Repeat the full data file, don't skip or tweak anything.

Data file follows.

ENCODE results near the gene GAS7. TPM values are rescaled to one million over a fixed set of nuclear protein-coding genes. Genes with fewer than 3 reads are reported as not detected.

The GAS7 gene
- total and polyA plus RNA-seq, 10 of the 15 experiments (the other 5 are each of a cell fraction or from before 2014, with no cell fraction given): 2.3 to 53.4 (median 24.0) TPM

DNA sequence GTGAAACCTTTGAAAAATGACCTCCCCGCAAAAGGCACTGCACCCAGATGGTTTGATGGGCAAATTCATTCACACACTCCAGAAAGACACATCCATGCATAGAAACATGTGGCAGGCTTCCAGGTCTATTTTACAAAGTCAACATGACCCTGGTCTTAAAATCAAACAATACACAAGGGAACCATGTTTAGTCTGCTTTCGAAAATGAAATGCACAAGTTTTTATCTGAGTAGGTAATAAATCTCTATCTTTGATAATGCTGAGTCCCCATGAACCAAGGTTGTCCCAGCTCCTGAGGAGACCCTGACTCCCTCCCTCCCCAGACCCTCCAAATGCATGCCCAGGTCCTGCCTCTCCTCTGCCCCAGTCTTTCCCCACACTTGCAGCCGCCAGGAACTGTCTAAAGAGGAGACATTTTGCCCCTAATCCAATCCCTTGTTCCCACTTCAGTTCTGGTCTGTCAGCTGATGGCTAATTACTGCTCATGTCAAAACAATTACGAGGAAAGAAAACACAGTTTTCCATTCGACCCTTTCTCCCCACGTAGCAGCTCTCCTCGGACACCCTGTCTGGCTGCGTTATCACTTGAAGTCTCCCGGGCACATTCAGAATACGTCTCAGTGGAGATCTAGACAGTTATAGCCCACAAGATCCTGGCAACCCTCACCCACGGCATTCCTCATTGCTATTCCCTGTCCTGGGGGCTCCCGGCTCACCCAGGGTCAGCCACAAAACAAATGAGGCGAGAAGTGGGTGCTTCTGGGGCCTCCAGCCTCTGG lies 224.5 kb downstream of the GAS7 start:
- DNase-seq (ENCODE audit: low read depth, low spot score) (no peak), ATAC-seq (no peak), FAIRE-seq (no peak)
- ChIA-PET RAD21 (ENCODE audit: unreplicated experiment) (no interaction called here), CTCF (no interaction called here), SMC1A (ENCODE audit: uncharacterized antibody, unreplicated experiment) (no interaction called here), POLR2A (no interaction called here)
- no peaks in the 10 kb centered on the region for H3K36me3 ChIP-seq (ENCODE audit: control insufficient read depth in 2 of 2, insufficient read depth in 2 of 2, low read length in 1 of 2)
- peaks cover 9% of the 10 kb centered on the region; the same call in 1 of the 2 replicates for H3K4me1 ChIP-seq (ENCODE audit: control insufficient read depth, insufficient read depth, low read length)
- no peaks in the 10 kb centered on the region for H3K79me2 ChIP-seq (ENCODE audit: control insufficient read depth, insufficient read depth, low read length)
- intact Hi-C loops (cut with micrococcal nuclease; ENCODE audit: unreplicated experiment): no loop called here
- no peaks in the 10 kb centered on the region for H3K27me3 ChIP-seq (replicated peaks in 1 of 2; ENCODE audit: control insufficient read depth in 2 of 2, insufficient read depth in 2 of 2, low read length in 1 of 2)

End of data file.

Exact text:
ENCODE results near the gene GAS7. TPM values are rescaled to one million over a fixed set of nuclear protein-coding genes. Genes with fewer than 3 reads are reported as not detected.

The GAS7 gene
- total and polyA plus RNA-seq, 10 of the 15 experiments (the other 5 are each of a cell fraction or from before 2014, with no cell fraction given): 2.3 to 53.4 (median 24.0) TPM

DNA sequence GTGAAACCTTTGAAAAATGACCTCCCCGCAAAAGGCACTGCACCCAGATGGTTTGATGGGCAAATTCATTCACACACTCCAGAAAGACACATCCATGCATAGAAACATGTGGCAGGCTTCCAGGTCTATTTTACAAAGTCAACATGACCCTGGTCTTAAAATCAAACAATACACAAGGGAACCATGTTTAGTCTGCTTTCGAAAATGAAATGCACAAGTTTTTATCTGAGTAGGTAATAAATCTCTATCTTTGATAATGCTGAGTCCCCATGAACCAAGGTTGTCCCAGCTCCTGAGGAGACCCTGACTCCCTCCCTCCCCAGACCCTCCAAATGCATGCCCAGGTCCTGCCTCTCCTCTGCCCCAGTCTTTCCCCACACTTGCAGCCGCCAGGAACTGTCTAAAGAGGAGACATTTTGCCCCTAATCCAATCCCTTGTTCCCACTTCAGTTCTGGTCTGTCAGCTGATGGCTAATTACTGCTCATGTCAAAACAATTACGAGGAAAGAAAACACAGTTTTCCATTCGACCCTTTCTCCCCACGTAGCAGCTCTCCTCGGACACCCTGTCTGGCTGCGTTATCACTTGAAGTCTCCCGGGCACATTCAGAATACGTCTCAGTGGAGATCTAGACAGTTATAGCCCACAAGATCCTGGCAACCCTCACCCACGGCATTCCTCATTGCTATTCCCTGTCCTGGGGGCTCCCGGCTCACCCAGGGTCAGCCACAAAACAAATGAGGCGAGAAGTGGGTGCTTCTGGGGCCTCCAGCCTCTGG lies 224.5 kb downstream of the GAS7 start:
- DNase-seq (ENCODE audit: low read depth, low spot score) (no peak), ATAC-seq (no peak), FAIRE-seq (no peak)
- ChIA-PET RAD21 (ENCODE audit: unreplicated experiment) (no interaction called here), CTCF (no interaction called here), SMC1A (ENCODE audit: uncharacterized antibody, unreplicated experiment) (no interaction called here), POLR2A (no interaction called here)
- no peaks in the 10 kb centered on the region for H3K36me3 ChIP-seq (ENCODE audit: control insufficient read depth in 2 of 2, insufficient read depth in 2 of 2, low read length in 1 of 2)
- peaks cover 9% of the 10 kb centered on the region; the same call in 1 of the 2 replicates for H3K4me1 ChIP-seq (ENCODE audit: control insufficient read depth, insufficient read depth, low read length)
- no peaks in the 10 kb centered on the region for H3K79me2 ChIP-seq (ENCODE audit: control insufficient read depth, insufficient read depth, low read length)
- intact Hi-C loops (cut with micrococcal nuclease; ENCODE audit: unreplicated experiment): no loop called here
- no peaks in the 10 kb centered on the region for H3K27me3 ChIP-seq (replicated peaks in 1 of 2; ENCODE audit: control insufficient read depth in 2 of 2, insufficient read depth in 2 of 2, low read length in 1 of 2)